Genital Herpes Simplex Virus Type 1: Case Report of Oro-genital Infection by Autotransmission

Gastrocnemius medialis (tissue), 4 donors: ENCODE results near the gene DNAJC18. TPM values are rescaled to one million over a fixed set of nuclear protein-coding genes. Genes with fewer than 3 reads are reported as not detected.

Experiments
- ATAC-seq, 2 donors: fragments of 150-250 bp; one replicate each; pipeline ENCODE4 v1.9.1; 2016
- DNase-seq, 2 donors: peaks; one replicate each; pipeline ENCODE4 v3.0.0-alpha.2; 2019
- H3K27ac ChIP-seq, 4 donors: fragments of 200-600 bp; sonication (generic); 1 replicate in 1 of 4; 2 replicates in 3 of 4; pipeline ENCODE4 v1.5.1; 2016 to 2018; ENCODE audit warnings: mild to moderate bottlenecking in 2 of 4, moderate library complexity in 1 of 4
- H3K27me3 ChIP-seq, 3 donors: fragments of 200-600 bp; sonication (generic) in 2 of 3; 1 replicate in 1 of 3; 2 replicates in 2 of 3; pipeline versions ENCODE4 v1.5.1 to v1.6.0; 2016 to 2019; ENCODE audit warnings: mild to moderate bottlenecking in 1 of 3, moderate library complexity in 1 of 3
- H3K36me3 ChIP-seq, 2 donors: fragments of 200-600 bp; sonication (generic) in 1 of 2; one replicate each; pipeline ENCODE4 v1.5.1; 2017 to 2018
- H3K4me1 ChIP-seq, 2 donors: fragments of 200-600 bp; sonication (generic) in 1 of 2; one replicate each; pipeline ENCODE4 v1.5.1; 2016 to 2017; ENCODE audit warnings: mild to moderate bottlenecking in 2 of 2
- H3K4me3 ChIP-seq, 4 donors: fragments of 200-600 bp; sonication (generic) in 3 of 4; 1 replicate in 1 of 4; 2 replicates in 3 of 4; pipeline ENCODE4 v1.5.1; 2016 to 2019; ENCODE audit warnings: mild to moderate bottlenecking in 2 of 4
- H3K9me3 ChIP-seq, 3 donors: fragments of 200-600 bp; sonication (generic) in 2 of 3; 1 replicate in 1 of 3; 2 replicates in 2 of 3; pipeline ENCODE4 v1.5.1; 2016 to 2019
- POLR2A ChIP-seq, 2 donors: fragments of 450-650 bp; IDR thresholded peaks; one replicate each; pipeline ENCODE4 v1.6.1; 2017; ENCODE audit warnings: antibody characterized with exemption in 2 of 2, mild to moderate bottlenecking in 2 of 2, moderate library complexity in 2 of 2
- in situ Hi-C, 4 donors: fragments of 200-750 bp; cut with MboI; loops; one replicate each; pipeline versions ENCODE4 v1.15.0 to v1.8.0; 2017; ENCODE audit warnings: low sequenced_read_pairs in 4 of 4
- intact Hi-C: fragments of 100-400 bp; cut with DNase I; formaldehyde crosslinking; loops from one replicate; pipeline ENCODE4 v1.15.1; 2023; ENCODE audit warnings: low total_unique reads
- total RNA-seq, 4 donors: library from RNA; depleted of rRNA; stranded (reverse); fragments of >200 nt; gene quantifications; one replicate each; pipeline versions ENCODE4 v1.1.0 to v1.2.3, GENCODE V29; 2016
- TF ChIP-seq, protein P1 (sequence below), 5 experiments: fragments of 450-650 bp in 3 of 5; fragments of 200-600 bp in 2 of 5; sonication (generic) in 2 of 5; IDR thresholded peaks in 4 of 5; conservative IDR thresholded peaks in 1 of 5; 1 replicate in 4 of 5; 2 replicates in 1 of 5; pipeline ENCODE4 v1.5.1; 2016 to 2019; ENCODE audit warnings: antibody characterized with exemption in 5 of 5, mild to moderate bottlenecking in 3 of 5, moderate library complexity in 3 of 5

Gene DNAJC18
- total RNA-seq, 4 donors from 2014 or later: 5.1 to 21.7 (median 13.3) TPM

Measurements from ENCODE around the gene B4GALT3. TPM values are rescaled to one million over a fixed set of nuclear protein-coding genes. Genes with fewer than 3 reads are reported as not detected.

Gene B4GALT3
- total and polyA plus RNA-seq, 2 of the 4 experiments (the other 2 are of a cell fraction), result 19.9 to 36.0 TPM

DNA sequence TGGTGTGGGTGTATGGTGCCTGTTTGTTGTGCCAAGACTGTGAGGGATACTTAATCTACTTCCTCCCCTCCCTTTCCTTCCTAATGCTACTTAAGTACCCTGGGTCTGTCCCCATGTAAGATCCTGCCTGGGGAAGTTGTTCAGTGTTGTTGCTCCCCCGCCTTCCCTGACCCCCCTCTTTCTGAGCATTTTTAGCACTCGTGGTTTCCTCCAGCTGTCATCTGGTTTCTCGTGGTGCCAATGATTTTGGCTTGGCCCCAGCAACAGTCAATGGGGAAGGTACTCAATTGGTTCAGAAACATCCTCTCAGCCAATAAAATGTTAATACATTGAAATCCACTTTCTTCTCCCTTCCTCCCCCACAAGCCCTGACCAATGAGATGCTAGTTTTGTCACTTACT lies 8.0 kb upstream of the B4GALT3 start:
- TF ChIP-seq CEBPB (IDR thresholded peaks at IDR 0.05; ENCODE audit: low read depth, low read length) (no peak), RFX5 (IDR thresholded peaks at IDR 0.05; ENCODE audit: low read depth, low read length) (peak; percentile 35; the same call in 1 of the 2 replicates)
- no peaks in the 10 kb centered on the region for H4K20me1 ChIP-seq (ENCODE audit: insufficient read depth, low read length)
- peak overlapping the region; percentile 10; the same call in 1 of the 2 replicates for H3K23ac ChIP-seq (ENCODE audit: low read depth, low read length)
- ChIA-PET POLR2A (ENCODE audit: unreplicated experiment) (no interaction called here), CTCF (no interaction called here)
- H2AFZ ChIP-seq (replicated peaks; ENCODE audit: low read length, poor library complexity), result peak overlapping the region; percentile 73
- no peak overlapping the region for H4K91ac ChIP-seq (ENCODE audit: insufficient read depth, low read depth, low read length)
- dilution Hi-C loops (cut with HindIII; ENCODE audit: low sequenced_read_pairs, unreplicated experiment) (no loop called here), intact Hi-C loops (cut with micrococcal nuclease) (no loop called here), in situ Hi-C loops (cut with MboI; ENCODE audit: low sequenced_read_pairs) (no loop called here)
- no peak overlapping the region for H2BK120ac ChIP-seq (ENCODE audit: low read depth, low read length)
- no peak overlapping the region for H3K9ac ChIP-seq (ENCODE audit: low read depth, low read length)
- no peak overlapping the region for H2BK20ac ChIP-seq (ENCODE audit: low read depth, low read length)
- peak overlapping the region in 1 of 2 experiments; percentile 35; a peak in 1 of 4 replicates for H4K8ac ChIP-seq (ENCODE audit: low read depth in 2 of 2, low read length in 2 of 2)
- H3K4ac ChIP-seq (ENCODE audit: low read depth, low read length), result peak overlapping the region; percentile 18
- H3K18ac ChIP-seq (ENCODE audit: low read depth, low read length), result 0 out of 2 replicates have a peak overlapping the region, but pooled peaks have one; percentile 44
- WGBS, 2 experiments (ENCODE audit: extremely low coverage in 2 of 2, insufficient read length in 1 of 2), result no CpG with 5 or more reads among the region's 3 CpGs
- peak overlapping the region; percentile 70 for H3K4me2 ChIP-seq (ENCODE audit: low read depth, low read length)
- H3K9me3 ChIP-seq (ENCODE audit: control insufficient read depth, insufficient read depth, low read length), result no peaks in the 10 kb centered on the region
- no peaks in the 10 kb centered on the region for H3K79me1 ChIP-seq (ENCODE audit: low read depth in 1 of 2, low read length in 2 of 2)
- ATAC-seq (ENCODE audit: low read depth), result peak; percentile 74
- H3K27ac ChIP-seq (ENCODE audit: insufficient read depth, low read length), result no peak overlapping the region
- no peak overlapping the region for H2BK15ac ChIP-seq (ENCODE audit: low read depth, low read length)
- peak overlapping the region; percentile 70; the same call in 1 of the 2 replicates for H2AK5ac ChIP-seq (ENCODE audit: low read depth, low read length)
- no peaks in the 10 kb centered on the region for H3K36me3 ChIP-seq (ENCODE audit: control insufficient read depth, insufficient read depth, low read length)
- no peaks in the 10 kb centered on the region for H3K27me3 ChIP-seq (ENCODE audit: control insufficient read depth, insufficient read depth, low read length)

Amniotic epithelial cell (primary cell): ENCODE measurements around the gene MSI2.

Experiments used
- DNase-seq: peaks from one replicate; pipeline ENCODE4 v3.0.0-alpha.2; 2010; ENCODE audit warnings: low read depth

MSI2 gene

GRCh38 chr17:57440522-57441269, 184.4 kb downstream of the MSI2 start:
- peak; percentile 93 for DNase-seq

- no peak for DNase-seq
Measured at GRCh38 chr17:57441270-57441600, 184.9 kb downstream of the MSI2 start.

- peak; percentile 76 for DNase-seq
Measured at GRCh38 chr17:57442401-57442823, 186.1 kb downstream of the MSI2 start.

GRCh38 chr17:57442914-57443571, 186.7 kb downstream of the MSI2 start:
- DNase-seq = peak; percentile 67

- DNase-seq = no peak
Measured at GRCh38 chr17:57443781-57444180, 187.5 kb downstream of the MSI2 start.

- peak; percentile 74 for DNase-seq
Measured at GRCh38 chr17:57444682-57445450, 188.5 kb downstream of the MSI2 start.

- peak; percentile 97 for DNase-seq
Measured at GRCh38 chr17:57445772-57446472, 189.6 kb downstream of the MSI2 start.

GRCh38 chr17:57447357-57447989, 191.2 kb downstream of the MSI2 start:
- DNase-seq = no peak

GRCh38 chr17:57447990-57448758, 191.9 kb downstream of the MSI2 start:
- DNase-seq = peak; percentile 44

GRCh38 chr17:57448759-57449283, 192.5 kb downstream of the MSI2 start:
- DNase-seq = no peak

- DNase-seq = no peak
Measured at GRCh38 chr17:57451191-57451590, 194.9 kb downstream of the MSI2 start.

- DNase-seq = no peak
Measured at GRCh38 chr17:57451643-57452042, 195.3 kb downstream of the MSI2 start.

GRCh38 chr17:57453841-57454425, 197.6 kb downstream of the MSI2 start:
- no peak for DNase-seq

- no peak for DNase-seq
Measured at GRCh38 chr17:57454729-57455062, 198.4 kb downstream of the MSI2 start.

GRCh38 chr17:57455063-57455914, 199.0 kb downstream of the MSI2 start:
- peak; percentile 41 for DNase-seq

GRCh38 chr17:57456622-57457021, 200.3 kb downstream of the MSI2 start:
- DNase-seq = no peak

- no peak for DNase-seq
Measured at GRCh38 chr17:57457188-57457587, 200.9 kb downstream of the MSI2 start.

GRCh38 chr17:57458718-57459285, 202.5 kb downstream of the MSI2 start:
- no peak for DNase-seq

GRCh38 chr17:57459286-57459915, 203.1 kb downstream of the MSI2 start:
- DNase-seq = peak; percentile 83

Introduction: Herpes simplex virus type 1 (HSV-1) is most commonly transmitted during childhood via nonsexual contacts and is related to oral herpes, while herpes simplex virus type 2 (HSV-2) is usually transmitted through sexual contact and implies genital lesions. HSV-1, however, can also cause genital herpes. We present the unusual case of oral-genital spread of a primary HSV-1 infection in a young patient who had not initiated sexual activity. Case: A 13-year-old female patient presented to the emergency department for a painful lesion on the chin, suggestive of herpes infection. Topical acyclovir and oral antibiotic treatment were initiated. Forty-eight hours later she returned for intense vulvar pain associated with multiple vulvar ulcers and bilateral inguinal lymph nodes. PCR results for genital ulcer exudate and blood IgM were positive for HSV-1. As the patient had no history of sexual activity, the primary facial HSV-1 infection was considered most likely to have spread to the genital area via autotransmission. Discussion: Differential diagnosis of genital ulcers includes sexually transmitted diseases and non-infectious diseases. In the former group, the most common cause is HSV-2. Oro-genital spread of herpes infections through sexual contact as a route of transmission is not uncommon. The patient in the present report, however, denied having engaged in sexual activity of any type at any time. We thus consider that this unusual case highlights the autotransmission of an oral HSV-1 genital herpes infection to the genital area. Conclusion: The possibility of autotransmission of HSV-1 infection by skin contact from the facial region to the genital area can be overlooked. Prophylactic measures should be taken to avoid the spread of lesions to other locations, particularly the genital area.